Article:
With an accident waiting to happen in Asia's congested waters, there is an urgent need for regional militaries to create a set of guidelines that would better regulate how they operate their submarines, said Singapore's navy chief Lai Chung Han.
Speaking to 23 navy chiefs and vice-chiefs at a defence conference yesterday, Rear-Admiral Lai proposed that regional countries work together to set up a framework that will govern how submarines can operate safely.
Countries could begin by sharing information on the movements of oil rigs and very large crude carriers through the Singapore-based Information Fusion Centre in Changi, said RADM Lai. The centre would distribute the information to naval ships, he said.
RADM Lai was speaking at the International Maritime Security Conference, held in conjunction with the 10th International Maritime Defence Exhibition and Conference (Imdex) Asia at Changi Exhibition Centre.
Countries can also come up with common operating principles on how they certify their submarines, material safety and underwater medicine.
Noting that Asia-Pacific navies are estimated to operate more than 130 diesel-electric subs by the end of this decade, RADM Lai said the underwater environment would become more crowded.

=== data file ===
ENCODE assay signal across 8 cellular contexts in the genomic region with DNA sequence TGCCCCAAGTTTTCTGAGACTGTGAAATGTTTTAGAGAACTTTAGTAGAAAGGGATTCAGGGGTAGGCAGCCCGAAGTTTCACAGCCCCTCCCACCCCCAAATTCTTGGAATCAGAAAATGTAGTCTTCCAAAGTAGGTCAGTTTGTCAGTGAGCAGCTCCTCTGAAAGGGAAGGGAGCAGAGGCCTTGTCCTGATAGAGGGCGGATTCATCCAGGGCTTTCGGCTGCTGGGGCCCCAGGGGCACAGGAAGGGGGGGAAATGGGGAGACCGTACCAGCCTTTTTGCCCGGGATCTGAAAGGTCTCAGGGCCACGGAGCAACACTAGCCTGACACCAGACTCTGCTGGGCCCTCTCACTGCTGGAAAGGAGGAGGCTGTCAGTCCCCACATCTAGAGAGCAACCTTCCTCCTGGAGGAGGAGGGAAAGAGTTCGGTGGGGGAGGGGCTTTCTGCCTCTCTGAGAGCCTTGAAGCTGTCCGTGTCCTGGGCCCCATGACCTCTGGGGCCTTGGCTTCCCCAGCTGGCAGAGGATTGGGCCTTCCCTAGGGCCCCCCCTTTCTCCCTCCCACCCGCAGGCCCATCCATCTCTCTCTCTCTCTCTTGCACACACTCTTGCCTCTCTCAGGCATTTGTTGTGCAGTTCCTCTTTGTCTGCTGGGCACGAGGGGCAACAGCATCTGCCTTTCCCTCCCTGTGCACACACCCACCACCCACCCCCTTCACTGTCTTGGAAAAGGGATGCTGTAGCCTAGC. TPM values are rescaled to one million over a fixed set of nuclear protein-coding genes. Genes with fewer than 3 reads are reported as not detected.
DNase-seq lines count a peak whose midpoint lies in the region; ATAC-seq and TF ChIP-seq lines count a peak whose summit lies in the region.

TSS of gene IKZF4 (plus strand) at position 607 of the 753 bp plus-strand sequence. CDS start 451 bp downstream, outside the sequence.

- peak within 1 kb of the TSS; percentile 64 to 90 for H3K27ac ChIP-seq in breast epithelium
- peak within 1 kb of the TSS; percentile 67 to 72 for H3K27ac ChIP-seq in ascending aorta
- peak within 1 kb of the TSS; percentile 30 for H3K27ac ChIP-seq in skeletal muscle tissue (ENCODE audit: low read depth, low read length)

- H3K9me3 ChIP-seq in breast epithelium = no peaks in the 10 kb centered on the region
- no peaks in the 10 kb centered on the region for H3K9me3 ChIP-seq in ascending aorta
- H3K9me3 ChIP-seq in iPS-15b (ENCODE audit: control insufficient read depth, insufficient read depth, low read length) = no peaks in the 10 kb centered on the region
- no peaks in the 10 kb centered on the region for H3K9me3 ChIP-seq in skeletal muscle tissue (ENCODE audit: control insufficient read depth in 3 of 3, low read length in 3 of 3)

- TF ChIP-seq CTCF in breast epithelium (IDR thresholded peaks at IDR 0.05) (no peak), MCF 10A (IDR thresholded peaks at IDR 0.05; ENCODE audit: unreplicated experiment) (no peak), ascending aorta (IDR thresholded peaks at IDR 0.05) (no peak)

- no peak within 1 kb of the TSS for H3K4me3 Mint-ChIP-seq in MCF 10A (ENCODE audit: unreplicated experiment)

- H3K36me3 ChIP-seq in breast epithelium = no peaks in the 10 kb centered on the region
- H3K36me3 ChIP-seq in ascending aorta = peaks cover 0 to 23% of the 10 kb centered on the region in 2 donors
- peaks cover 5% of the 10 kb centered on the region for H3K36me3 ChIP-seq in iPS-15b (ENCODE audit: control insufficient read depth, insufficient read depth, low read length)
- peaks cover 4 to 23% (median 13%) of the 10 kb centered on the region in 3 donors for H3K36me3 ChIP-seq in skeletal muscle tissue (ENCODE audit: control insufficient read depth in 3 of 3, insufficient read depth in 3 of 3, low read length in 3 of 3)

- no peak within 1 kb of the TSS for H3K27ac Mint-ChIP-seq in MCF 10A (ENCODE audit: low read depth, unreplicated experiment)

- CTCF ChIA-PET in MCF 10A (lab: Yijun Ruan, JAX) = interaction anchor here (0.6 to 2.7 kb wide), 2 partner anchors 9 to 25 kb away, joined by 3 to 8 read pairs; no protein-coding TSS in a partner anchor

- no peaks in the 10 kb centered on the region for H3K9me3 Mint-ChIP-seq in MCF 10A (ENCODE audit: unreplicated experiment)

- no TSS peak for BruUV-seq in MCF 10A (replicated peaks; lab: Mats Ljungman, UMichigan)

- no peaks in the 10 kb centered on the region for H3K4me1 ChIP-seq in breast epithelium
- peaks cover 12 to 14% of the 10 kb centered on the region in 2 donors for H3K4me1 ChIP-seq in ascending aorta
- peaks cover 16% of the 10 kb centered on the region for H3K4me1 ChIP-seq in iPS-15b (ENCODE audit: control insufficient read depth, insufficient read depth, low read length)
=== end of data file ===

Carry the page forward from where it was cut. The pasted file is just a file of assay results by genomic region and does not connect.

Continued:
The Republic of Singapore Navy (RSN), for instance, will add two new German-made Type 218SG submarines to its fleet by 2020.
"With the increasing number of submarines operating in the congested and confined water space, it is, perhaps, no exaggeration to say that it is an accident waiting to happen," he said.
To keep the conversation going and build ties among navies, RADM Lai said the RSN is planning to hold the second Submarine Operational Safety Conference next year to cement the discussions on submarine operations conducted over the last two days.
He said such multilateral platforms, including the ASEAN Ministers' Meeting-Plus, will not only help build trust and understanding but also establish behavioural norms and foster co-operation among navies.
Echoing RADM Lai's point on building trust and understanding, the People's Liberation Army Navy's South Sea fleet commander Shen Jinlong said countries should "never deal with maritime security issues with a zero-sum mindset". Rear-Adm Shen said: "A new security concept should be unfolded - keep yourself safe while making others safe, and jointly build a harmonious and stable environment."
Tensions still simmer in the South China Sea. Beijing's land-reclamation efforts in the disputed waters continue to raise concern among United States and ASEAN leaders.
Rear-Adm Shen said China pursues a defence policy that is defensive in nature while actively developing friendly military relations with the rest of the world.
Professor Geoffrey Till, a British naval historian and a visiting professor at the S. Rajaratnam School of International Studies, said while countries are now acknowledging the territorial issues, they should also start to discuss how to move forward.
This article was first published on May 21, 2015.
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